This week’s Elementary is all about the bees and Sherlock’s desire to protect them. But where do the bees originate in Sir Arthur Conan Doyle’s canon?
Since Elementary‘s inception, bees and Jonny Lee Miller’s Sherlock Holmes have gone hand in wing. These tiny creatures fascinate the detective keeping him busy writing books in his head, experimenting with cross breeding, and researching ways to end colony collapse disorder. The last note is of particular importance for this week’s episode, “Absconded,” which takes Sherlock to an entomologist and leader of New York’s beekeeping society when a member of his online bee community is murdered.
What was it that sparked the Elementary creators to give Sherlock this particular fascination?
You could say they followed the trail of honey left by Sir Arthur Conan Doyle’s original work. When the famed detective retired from the busy life that kept him running in and out of 221B Baker Street, he took to a cottage in Sussex and picked up bee-keeping. The exchange is short and if a reader skimmed His Last Bow they might even miss it.
Watson says, “But you have retired, Holmes. We heard of you as living the life of a hermit among your bees and your books in a small farm upon the South Downs.” Not only did he retire to watching bees as he once watched London, but Sherlock even wrote a book about his studies entitled Practical Handbook of Bee Culture, with Some Observations upon the Segregation of the Queen. A note that Elementary‘s writers slipped into the first episode of the series where Sherlock introduces his beekeeping hobby to Joan.
Elementary‘s Holmes keeps his bees in a special apiary on the roof of his brownstone where he spends his idle hours monitoring a society that depends upon order and assigned roles. Outside the brownstone, Holmes’ mind is pulled in a million different directions at any given moment. The bees provide a calming combination of strict mental focus, patience, and keen observational skills without the social interaction.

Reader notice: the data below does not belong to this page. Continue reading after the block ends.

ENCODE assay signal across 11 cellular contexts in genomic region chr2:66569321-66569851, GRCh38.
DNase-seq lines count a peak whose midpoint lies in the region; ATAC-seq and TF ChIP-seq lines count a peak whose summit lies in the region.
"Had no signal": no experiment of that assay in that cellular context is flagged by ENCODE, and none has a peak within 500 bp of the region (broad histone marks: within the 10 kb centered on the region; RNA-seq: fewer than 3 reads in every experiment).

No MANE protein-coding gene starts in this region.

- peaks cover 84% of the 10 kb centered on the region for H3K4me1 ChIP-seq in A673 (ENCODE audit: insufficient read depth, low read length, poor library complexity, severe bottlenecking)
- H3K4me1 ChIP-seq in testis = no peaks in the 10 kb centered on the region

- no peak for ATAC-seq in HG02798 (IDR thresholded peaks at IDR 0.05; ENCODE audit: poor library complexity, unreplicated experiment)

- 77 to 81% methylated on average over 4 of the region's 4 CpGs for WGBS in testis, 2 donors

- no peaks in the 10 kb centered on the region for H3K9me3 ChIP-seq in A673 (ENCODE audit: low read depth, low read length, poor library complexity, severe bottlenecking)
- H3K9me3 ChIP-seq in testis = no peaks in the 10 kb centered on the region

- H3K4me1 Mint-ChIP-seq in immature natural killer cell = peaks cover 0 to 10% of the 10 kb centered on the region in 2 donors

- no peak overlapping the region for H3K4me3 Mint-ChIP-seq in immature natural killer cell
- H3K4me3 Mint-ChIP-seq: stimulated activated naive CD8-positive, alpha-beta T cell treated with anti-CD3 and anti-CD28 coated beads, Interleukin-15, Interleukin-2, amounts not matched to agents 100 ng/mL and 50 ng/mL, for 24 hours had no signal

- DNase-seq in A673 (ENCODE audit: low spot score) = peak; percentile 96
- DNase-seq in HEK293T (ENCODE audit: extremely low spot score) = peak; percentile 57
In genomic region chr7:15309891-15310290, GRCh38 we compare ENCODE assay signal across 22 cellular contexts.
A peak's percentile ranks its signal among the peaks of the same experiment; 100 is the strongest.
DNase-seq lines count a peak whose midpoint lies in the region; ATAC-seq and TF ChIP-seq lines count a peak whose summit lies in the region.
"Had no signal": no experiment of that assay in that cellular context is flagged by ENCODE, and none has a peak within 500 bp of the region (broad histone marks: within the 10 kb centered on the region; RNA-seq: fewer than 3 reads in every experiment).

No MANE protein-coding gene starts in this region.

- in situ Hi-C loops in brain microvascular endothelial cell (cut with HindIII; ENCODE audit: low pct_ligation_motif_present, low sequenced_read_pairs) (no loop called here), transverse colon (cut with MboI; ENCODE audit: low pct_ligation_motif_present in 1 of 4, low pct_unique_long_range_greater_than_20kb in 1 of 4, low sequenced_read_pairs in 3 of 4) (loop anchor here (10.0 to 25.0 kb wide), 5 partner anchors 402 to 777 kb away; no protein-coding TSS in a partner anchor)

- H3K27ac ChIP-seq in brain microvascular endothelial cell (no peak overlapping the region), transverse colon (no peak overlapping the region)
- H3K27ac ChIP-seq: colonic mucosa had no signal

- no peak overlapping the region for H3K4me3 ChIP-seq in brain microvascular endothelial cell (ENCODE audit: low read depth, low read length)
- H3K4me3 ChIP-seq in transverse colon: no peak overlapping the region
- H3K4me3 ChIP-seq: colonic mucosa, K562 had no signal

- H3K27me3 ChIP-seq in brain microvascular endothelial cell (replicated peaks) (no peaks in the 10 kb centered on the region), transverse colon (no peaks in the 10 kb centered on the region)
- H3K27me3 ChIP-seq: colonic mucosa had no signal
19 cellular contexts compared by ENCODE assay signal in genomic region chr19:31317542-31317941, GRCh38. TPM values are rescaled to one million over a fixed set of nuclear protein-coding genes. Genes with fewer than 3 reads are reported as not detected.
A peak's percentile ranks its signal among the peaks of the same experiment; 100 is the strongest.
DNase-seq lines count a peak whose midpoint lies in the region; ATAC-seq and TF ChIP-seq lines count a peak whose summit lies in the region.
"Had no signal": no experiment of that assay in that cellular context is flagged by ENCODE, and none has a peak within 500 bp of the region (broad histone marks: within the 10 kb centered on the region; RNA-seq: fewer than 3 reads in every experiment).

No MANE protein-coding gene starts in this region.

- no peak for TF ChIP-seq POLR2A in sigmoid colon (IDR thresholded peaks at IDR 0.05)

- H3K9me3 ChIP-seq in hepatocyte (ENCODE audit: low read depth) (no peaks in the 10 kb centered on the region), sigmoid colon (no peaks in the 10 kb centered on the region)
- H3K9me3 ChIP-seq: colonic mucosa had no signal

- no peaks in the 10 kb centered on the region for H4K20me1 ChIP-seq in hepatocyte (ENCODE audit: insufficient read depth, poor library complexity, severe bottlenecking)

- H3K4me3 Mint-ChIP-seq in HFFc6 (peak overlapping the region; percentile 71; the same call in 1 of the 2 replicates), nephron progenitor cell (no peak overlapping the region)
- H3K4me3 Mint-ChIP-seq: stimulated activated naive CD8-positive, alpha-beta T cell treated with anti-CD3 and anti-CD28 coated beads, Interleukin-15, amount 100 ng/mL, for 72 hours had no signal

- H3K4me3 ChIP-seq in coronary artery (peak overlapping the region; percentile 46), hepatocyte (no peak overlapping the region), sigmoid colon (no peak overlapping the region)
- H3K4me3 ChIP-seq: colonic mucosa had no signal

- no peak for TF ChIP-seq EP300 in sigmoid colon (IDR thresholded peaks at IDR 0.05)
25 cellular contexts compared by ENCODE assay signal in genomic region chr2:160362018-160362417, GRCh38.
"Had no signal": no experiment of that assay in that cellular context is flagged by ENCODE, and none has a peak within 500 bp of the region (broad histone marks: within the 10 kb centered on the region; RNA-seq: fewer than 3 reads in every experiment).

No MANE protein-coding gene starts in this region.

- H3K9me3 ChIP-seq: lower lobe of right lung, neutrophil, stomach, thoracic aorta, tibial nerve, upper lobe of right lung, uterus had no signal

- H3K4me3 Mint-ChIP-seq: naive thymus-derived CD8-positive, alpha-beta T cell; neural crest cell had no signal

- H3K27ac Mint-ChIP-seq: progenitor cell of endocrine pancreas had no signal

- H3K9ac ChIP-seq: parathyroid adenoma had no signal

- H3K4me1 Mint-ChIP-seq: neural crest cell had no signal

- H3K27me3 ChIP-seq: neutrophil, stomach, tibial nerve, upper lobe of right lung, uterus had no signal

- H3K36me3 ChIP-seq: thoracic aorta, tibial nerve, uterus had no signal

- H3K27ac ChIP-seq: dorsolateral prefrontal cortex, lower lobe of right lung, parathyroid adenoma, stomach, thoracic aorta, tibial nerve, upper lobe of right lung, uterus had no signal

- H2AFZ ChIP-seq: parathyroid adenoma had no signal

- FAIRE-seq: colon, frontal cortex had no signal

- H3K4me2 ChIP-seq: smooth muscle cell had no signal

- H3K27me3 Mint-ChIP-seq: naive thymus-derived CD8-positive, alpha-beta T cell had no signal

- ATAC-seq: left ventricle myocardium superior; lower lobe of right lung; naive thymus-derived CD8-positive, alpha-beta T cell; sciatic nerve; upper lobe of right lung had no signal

Bees have come and gone in Sherlock’s day to day activities. Their most notable appearances were when Sherlock took a few to unleash upon the contract killer, Sebastian Moran in case he was allergic to the insects. The bees are not called upon for violence often. But they do serve as a safeguard for a matter most near and dear to his heart, his correspondences with Jamie Moriarty. With those letters tucked away in their apiary, Sherlock places his heart in the care of tiny winged subjects.
Over the course of season 3, colony collapse disorder arose a few times and this week fans will be rewarded for paying attention to the subtle clues. We’ve seen him throw verbal attacks at the CEO of AgriNex in episode 10 “Seed Money,” blaming their insecticide for the bee genocide. And witnessed Sherlock’s disputes with BeeBeeKing17. Finally, Sherlock’s failed attempt to bring the hives indoors for study left Watson cast outside the brownstone for an evening.
You can relive the case of gravity and the apiary here.
If colony collapse disorder does not sound like a case for Sherlock Holmes, think again. Imagine, if you will that this mystery fell into the hands of Gregory House, M.D. That particular incarnation of Holmes would be ripe for solving a case where a wide variety of symptoms in no particular combination all lead to the same result. (No, it’s not Lupus.)
Sherlock’s penultimate case tackles and interest as close to his heart as any nonhuman interest will get before the finale puts his emotional resolve to the test.
Watch Elementary season 3, episode 23, “Absconded,” Thursday, May 7 at 10:00 p.m. ET on CBS.